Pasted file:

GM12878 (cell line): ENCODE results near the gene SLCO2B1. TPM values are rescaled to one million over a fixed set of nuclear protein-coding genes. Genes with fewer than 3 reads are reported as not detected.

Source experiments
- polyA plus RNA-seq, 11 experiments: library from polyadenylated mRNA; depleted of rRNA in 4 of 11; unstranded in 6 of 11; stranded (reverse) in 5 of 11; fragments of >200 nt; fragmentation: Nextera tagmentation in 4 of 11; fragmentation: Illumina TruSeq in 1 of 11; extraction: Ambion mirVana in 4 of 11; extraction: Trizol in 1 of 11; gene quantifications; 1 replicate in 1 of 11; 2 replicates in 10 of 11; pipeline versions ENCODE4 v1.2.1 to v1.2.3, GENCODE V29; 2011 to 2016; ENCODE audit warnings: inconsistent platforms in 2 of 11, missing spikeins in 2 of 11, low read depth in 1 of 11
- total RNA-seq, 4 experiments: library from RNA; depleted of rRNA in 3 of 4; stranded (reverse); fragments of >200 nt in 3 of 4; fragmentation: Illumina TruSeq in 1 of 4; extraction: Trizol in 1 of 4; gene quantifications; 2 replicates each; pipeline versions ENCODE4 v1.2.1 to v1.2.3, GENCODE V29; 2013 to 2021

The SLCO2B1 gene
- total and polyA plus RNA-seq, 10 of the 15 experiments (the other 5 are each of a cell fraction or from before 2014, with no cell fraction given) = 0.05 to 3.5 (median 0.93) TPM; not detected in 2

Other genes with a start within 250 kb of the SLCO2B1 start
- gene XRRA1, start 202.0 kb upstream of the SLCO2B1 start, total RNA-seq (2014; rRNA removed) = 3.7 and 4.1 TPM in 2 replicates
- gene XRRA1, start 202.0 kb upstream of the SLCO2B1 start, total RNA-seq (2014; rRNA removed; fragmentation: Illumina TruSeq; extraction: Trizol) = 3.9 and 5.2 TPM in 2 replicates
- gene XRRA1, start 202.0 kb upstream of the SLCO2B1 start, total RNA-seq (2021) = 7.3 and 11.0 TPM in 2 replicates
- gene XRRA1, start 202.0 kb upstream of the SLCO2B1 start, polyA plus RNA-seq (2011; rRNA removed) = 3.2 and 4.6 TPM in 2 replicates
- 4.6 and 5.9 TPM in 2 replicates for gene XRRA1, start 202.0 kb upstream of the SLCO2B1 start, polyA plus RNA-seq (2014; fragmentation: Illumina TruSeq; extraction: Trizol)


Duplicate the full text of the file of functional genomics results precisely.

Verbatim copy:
GM12878 (cell line): ENCODE results near the gene SLCO2B1. TPM values are rescaled to one million over a fixed set of nuclear protein-coding genes. Genes with fewer than 3 reads are reported as not detected.

Source experiments
- polyA plus RNA-seq, 11 experiments: library from polyadenylated mRNA; depleted of rRNA in 4 of 11; unstranded in 6 of 11; stranded (reverse) in 5 of 11; fragments of >200 nt; fragmentation: Nextera tagmentation in 4 of 11; fragmentation: Illumina TruSeq in 1 of 11; extraction: Ambion mirVana in 4 of 11; extraction: Trizol in 1 of 11; gene quantifications; 1 replicate in 1 of 11; 2 replicates in 10 of 11; pipeline versions ENCODE4 v1.2.1 to v1.2.3, GENCODE V29; 2011 to 2016; ENCODE audit warnings: inconsistent platforms in 2 of 11, missing spikeins in 2 of 11, low read depth in 1 of 11
- total RNA-seq, 4 experiments: library from RNA; depleted of rRNA in 3 of 4; stranded (reverse); fragments of >200 nt in 3 of 4; fragmentation: Illumina TruSeq in 1 of 4; extraction: Trizol in 1 of 4; gene quantifications; 2 replicates each; pipeline versions ENCODE4 v1.2.1 to v1.2.3, GENCODE V29; 2013 to 2021

The SLCO2B1 gene
- total and polyA plus RNA-seq, 10 of the 15 experiments (the other 5 are each of a cell fraction or from before 2014, with no cell fraction given) = 0.05 to 3.5 (median 0.93) TPM; not detected in 2

Other genes with a start within 250 kb of the SLCO2B1 start
- gene XRRA1, start 202.0 kb upstream of the SLCO2B1 start, total RNA-seq (2014; rRNA removed) = 3.7 and 4.1 TPM in 2 replicates
- gene XRRA1, start 202.0 kb upstream of the SLCO2B1 start, total RNA-seq (2014; rRNA removed; fragmentation: Illumina TruSeq; extraction: Trizol) = 3.9 and 5.2 TPM in 2 replicates
- gene XRRA1, start 202.0 kb upstream of the SLCO2B1 start, total RNA-seq (2021) = 7.3 and 11.0 TPM in 2 replicates
- gene XRRA1, start 202.0 kb upstream of the SLCO2B1 start, polyA plus RNA-seq (2011; rRNA removed) = 3.2 and 4.6 TPM in 2 replicates
- 4.6 and 5.9 TPM in 2 replicates for gene XRRA1, start 202.0 kb upstream of the SLCO2B1 start, polyA plus RNA-seq (2014; fragmentation: Illumina TruSeq; extraction: Trizol)